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Supreme Court Rules For AT&T In Pregnancy Discrimination Case

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May 19, 2009

In a 7-2 decision, the United States Supreme Court ruled yesterday that AT&T Corporation did not violate the Pregnancy Discrimination Act ("PDA") by giving less credit for maternity leave taken before the PDA took effect than for other medical leave in calculating pension benefits. AT&T Corp. v. Hulteen.

Case History

Under AT&T's pension plan, employees' benefits are calculated according to an employee's term of employment, less any uncredited leave time. From the 1960's through the 1970's, AT&T employees on "disability" leave received full service credit for the entire period of their absence. Employees who took "personal" leave received a maximum service credit of 30 days. Leave for pregnancy was treated as personal leave. In 1977, AT&T changed its practice by adopting a Maternity Payment Plan ("MPP"), under which pregnant employees could receive disability credits and service credit for up to six weeks of leave. Absences beyond six weeks were treated as personal leave, with no further benefits or credit. Employees out on disability unrelated to pregnancy continued to receive full service credit for the duration of the absence.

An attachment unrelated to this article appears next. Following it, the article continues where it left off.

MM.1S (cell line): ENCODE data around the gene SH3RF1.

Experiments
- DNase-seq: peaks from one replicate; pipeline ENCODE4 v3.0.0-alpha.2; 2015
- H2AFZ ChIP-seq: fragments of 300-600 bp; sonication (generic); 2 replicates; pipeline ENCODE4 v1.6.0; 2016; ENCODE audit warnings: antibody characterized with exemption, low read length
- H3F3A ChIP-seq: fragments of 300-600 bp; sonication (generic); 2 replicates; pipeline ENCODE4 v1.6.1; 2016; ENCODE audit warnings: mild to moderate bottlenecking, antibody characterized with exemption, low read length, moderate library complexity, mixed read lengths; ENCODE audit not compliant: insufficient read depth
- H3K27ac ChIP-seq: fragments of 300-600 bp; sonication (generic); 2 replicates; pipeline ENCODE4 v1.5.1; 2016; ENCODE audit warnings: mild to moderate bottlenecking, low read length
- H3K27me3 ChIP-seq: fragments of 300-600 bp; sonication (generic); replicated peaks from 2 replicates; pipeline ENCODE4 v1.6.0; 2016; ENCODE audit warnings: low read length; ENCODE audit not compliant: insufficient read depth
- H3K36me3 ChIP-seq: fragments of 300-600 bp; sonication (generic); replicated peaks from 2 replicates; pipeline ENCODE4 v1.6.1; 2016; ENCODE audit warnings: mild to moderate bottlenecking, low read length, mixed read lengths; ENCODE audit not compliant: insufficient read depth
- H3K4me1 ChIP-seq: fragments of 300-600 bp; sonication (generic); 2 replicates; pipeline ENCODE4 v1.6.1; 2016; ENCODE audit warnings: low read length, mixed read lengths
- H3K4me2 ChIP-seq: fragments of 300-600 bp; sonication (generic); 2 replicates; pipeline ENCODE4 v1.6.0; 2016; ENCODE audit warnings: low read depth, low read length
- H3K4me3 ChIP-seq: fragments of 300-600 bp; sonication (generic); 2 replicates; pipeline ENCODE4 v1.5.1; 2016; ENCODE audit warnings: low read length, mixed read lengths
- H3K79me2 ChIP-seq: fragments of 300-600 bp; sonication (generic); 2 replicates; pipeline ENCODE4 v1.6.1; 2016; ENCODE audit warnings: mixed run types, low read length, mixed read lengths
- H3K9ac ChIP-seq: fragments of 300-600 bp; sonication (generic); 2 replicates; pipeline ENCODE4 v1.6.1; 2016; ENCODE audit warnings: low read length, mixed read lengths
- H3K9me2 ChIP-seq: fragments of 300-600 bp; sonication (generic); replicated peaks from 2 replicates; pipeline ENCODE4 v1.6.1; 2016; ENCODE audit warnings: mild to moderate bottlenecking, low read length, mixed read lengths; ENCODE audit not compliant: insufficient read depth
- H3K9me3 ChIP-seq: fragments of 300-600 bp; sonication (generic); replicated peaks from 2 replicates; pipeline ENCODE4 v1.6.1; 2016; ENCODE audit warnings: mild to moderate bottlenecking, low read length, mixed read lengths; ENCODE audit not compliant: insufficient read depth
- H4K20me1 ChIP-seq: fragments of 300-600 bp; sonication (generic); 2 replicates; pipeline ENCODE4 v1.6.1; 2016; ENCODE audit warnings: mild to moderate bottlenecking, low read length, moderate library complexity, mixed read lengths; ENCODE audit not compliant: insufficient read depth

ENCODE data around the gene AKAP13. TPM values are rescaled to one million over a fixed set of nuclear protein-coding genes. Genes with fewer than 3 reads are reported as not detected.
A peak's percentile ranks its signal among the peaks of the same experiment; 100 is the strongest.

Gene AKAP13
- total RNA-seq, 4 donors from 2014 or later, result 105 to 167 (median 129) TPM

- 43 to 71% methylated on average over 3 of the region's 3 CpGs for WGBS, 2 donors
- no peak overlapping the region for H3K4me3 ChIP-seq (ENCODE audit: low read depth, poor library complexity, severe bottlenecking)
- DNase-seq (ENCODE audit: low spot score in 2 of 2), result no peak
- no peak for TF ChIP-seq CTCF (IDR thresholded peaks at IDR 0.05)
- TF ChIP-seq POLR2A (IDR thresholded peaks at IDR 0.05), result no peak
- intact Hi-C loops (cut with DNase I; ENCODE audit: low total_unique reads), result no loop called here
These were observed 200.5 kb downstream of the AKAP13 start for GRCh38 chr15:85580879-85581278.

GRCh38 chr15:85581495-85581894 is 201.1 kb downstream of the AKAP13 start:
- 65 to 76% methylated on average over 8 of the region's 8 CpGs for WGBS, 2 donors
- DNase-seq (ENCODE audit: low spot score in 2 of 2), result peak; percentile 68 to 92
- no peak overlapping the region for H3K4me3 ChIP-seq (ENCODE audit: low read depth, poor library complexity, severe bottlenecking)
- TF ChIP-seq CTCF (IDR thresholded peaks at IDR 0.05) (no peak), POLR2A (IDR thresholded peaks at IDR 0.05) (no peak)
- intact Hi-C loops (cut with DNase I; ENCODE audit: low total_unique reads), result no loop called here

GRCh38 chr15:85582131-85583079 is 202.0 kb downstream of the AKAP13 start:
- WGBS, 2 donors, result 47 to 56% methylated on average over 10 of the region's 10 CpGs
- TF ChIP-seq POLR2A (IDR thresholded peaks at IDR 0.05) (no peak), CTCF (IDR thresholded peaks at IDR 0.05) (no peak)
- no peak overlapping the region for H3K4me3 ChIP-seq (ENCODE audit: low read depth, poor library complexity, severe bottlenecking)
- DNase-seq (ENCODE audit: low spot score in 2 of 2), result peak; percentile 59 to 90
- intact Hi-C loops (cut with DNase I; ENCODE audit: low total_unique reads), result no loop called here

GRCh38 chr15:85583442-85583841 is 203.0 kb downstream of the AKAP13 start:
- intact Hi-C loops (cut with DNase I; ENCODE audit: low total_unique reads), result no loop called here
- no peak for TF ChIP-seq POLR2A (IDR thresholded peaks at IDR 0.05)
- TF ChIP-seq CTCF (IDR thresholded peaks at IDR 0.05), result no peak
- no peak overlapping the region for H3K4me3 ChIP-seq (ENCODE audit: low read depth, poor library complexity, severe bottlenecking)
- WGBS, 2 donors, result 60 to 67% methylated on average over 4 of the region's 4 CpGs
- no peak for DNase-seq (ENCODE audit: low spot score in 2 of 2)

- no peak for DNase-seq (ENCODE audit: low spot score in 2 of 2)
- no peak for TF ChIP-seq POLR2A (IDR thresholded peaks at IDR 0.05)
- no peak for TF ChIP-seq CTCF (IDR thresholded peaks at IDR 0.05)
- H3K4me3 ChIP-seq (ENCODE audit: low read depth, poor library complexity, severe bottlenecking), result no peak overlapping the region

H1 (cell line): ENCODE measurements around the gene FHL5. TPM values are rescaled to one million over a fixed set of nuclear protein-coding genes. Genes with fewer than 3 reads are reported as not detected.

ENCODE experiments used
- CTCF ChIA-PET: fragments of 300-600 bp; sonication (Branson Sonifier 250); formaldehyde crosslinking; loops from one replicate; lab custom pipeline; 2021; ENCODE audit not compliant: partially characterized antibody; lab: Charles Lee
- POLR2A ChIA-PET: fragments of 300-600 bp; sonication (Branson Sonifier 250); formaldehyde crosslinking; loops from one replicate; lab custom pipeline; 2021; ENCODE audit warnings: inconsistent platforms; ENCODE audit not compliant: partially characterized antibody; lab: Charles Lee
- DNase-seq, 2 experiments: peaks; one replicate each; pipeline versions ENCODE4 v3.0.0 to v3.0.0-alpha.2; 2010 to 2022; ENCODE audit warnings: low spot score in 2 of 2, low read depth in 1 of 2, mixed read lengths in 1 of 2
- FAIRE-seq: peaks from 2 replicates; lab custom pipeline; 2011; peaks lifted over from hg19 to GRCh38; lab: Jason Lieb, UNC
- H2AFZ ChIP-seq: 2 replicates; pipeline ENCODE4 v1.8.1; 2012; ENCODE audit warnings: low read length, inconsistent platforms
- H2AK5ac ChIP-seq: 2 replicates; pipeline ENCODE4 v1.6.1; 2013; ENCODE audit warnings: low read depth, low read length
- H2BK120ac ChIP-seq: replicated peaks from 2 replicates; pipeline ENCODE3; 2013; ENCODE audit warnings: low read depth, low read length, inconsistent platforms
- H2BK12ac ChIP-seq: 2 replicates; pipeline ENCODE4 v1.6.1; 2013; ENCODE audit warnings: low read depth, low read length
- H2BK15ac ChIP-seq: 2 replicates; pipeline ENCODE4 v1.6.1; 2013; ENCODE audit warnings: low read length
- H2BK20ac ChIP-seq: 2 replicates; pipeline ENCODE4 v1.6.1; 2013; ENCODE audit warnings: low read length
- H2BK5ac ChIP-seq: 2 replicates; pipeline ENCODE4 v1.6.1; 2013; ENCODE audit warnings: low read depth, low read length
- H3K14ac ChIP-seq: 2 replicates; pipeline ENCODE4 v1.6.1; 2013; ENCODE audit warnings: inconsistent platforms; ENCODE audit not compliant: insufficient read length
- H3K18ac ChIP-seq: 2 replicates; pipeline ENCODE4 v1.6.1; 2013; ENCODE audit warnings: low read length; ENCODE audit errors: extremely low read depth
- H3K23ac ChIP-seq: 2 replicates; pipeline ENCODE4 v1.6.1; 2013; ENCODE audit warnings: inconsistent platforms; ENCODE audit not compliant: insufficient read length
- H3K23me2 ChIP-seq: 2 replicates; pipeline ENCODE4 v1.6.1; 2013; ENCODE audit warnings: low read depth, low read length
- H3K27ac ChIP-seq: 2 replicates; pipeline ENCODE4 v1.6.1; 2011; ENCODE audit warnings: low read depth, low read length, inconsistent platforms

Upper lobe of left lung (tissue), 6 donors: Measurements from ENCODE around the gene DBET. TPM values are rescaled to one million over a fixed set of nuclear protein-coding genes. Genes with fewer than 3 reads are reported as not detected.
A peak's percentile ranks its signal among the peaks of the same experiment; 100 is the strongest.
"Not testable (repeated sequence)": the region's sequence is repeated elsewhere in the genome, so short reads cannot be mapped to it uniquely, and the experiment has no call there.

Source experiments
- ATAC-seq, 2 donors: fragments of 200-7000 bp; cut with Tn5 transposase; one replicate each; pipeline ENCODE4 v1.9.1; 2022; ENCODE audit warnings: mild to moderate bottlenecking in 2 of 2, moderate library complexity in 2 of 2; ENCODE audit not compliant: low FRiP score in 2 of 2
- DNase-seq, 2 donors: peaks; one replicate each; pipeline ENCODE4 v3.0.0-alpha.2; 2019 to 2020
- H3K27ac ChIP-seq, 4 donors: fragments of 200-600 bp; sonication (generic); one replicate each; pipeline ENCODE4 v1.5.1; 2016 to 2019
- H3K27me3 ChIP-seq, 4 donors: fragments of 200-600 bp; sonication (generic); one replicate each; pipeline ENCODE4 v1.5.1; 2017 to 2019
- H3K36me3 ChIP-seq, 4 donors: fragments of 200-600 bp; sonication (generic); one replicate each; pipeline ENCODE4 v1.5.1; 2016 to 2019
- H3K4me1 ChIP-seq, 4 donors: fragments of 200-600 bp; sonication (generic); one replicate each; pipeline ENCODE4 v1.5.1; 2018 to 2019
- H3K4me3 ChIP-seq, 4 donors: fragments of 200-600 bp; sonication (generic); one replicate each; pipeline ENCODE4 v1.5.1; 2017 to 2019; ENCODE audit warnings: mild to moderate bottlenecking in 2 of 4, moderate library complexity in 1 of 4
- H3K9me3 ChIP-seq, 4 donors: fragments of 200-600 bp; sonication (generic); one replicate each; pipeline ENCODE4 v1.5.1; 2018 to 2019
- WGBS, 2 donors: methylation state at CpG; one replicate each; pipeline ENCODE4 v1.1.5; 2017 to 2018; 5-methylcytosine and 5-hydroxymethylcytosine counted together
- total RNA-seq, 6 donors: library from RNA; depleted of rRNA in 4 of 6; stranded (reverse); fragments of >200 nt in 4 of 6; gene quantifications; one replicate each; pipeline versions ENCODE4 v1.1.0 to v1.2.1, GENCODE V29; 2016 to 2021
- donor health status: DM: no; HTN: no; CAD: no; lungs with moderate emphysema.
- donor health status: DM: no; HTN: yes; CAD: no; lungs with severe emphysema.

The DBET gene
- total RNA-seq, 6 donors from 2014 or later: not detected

At the time, this differential treatment of pregnancy leave was lawful. However, in response to the U.S. Supreme Court's decision in General Electric Co. v. Gilbert that such differential treatment of pregnancy was not sex discrimination under Title VII, Congress amended Title VII in 1978 by passing the PDA, which made it unlawful to treat pregnancy-related conditions less favorably than other medical conditions. AT&T replaced the MPP with a new plan providing equivalent benefits for pregnancy and non-pregnancy-related disability leave. However, AT&T did not make any retroactive adjustments to the service credit calculations of women who took leave before enactment of the PDA.

In the case before the Supreme Court, four female employees who took pregnancy-related disability leave before passage of the PDA sued, alleging that AT&T improperly calculated their pension benefits by failing to give them equal credit for their leave as that extended to employees on non-pregnancy disability leave. The trial court ruled for the employees, holding that AT&T violated Title VII by not adjusting its pension accrual rules in accordance with the PDA. Rejecting earlier opinions of the federal appeals courts for the Sixth and Seventh Circuits, the Ninth Circuit Court of Appeals affirmed the decision of the trial court. The U.S. Supreme Court accepted review of the case to resolve the split between the circuits.

Majority Upholds AT&T's Pension Practice